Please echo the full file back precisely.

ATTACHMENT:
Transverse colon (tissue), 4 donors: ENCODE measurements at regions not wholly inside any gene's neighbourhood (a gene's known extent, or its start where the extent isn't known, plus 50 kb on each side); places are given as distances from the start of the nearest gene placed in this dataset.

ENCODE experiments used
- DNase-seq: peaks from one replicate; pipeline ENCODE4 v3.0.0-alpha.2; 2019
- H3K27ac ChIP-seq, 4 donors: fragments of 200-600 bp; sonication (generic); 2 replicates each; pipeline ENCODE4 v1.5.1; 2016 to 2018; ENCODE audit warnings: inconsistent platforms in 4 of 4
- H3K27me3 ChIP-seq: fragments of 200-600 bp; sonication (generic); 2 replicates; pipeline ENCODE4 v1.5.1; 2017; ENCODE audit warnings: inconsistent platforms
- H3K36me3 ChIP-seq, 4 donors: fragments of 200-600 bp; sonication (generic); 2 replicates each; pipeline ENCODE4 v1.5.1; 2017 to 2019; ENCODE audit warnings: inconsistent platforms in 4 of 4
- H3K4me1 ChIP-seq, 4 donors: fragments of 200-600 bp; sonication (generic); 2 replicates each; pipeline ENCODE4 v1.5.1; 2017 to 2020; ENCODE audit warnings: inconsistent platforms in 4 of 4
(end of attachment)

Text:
Transverse colon (tissue), 4 donors: ENCODE measurements at regions not wholly inside any gene's neighbourhood (a gene's known extent, or its start where the extent isn't known, plus 50 kb on each side); places are given as distances from the start of the nearest gene placed in this dataset.

ENCODE experiments used
- DNase-seq: peaks from one replicate; pipeline ENCODE4 v3.0.0-alpha.2; 2019
- H3K27ac ChIP-seq, 4 donors: fragments of 200-600 bp; sonication (generic); 2 replicates each; pipeline ENCODE4 v1.5.1; 2016 to 2018; ENCODE audit warnings: inconsistent platforms in 4 of 4
- H3K27me3 ChIP-seq: fragments of 200-600 bp; sonication (generic); 2 replicates; pipeline ENCODE4 v1.5.1; 2017; ENCODE audit warnings: inconsistent platforms
- H3K36me3 ChIP-seq, 4 donors: fragments of 200-600 bp; sonication (generic); 2 replicates each; pipeline ENCODE4 v1.5.1; 2017 to 2019; ENCODE audit warnings: inconsistent platforms in 4 of 4
- H3K4me1 ChIP-seq, 4 donors: fragments of 200-600 bp; sonication (generic); 2 replicates each; pipeline ENCODE4 v1.5.1; 2017 to 2020; ENCODE audit warnings: inconsistent platforms in 4 of 4